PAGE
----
Evolution in Art

Young Spartans, 1860- Edgar Degas

“If the classical body is a representation of man’s baseness, then the evolutionary body is a return of that which has been repressed. And if the classical nude represents pure form, intellect, rationality… … then the evolutionary body figures the subject as hopelessly bound to his corporeality “ - Martha Lucy – Reading the Animal in Degas’s Young Spartans [1].

What a difference a few centuries makes in the Western art world. Up through the Baroque period, artists were experimenting with ways to portray the human form, whether lofty and noble, mortal and liminal, or debased and low down. Even with all these varied ways of showing the levels of humanity, there was usually a respectful acknowledgment, or at least nod, to the church and religion. Then along came Darwin and his The Origin of the Species positing the theory of evolution. Artists, academics, and other influential groups starting to represent scientific principles that were contrary to church dogma.

In Edgar Degas’s painting, Young Spartans, there are three groups of people. In foreground left, a group of bare breasted women tauntingly and challengingly face toward a group of men. On the right side a group of nude young men face toward the women, sizing up their potential adversaries/mates and stretching as if readying for competition or a fight. Between the two groups stand clothed characters in the background, observing the upcoming competition/courtship.

In Lucy’s article, the author proposes the characters on both sides, but especially the young males represent Degas’ intentional use of evolutionary theory to mock the historic classical artistic values honoring the perfection of the human physique. The group of men is shown in all different poses that could represent the major steps of evolution, from crawling on all fours to a limber, classical body.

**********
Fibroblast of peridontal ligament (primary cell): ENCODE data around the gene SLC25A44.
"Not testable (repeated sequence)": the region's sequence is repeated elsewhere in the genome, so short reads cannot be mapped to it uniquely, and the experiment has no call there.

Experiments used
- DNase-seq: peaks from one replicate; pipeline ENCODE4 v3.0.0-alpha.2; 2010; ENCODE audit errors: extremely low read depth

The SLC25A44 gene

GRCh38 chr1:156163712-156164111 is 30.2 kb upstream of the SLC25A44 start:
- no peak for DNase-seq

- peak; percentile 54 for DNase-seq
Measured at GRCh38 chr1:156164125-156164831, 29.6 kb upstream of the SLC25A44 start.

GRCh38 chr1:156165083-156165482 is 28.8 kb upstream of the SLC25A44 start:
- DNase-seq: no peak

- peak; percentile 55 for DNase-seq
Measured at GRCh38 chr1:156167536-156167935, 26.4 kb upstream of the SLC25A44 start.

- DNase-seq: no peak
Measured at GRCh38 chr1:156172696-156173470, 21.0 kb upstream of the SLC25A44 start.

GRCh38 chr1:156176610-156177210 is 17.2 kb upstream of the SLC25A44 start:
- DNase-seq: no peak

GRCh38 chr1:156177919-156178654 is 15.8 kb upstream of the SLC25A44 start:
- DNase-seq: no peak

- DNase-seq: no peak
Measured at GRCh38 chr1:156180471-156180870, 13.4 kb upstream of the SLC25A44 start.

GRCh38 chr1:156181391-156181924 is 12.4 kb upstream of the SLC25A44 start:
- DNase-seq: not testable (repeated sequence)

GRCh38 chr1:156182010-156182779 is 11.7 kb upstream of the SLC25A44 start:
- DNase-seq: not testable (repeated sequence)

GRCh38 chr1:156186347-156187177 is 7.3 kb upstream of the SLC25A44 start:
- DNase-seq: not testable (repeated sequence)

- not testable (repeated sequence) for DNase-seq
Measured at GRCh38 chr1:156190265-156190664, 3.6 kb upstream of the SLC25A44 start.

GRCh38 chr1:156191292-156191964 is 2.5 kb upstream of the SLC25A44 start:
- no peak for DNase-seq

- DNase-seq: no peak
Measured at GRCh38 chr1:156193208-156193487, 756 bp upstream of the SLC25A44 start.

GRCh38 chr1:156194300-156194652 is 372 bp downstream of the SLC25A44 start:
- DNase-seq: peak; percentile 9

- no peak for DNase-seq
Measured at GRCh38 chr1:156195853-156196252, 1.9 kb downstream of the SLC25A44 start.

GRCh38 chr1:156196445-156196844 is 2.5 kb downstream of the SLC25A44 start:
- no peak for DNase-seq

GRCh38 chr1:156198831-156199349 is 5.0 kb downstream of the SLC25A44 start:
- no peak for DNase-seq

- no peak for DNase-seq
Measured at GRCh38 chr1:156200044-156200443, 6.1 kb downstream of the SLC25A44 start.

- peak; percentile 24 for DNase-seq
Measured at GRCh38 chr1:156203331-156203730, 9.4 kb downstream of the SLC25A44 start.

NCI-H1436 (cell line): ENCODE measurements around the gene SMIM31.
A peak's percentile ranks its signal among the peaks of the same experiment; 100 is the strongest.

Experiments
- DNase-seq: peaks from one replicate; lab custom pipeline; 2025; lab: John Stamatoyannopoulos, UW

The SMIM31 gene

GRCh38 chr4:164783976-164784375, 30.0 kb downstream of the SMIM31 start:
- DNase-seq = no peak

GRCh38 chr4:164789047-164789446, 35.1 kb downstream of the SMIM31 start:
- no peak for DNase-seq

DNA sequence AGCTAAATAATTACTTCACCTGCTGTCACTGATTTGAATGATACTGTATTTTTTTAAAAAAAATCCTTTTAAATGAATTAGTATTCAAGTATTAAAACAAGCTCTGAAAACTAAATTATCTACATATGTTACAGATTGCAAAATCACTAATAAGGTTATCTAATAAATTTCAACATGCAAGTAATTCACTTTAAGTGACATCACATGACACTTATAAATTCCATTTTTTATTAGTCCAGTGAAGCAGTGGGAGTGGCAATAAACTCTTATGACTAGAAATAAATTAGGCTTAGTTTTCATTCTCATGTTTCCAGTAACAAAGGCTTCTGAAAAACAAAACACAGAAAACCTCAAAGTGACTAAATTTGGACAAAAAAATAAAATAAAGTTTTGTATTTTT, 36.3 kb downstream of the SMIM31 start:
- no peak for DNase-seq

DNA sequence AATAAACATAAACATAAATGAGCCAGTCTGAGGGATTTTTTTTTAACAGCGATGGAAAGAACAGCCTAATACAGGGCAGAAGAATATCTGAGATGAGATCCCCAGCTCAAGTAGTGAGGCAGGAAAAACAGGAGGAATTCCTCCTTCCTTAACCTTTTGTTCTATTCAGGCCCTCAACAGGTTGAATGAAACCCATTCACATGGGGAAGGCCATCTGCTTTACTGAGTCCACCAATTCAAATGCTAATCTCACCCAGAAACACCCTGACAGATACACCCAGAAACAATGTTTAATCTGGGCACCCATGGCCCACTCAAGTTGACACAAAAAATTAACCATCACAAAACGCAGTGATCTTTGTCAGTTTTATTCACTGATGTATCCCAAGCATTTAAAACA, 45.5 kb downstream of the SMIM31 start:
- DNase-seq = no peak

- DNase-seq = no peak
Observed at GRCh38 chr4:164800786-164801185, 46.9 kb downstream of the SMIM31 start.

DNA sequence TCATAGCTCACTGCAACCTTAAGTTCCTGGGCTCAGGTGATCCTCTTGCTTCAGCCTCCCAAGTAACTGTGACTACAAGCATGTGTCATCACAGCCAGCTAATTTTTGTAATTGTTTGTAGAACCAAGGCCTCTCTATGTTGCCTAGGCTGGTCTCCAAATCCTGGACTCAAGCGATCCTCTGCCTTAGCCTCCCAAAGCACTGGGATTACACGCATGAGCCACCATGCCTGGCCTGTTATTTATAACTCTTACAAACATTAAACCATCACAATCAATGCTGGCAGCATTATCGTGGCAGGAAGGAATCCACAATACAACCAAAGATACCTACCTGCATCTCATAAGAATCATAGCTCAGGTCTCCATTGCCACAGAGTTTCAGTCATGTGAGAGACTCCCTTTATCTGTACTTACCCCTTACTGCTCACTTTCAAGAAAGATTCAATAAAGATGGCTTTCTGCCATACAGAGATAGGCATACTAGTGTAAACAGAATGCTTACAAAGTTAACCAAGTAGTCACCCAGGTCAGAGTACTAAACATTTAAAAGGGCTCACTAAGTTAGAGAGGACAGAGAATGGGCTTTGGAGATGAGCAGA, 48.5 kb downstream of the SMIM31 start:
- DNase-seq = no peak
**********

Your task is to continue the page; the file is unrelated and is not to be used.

While writing about this, Lucy uses multiple times the term “atavistic” which comes term “atavism”. Atavism is “tendency to revert to ancestral type.”[2] This “tendency” to show traits of our ancestors is evident in the development of the human fetus. The developing fetus will grow through stages where it has a tail, has similar structures to non-vertebrates and then lower vertebrates until it becomes a recognizable human form. The atavistic growth is evident in Degas’ rendering of the men going from ground crawlers to upright males. This willingness of purposefully including evolutionary elements into the artwork is not a subtle subversive message aimed at religion, but an obvious attack on the principles that humans are stationary beings near to perfection and modeled after God. Instead of using a religious theme to promote the propaganda of the church, Degas is potentially using his painting to promote the ideas of science and evolution. This anti-church act may have resulted in his death a century or two earlier, but must have been more acceptable as science and its disciplines were being accepted by the academic and higher levels of society and culture during this period of Degas’ art life.

1. "Reading the Animal in Degas's Young Spartans" by Martha Lucy - Nineteenth-Century Art Worldwide - a journal of nineteenth-century visual culture.

2. Altavism – Wikipedia - http://en.wikipedia.org/wiki/Atavism

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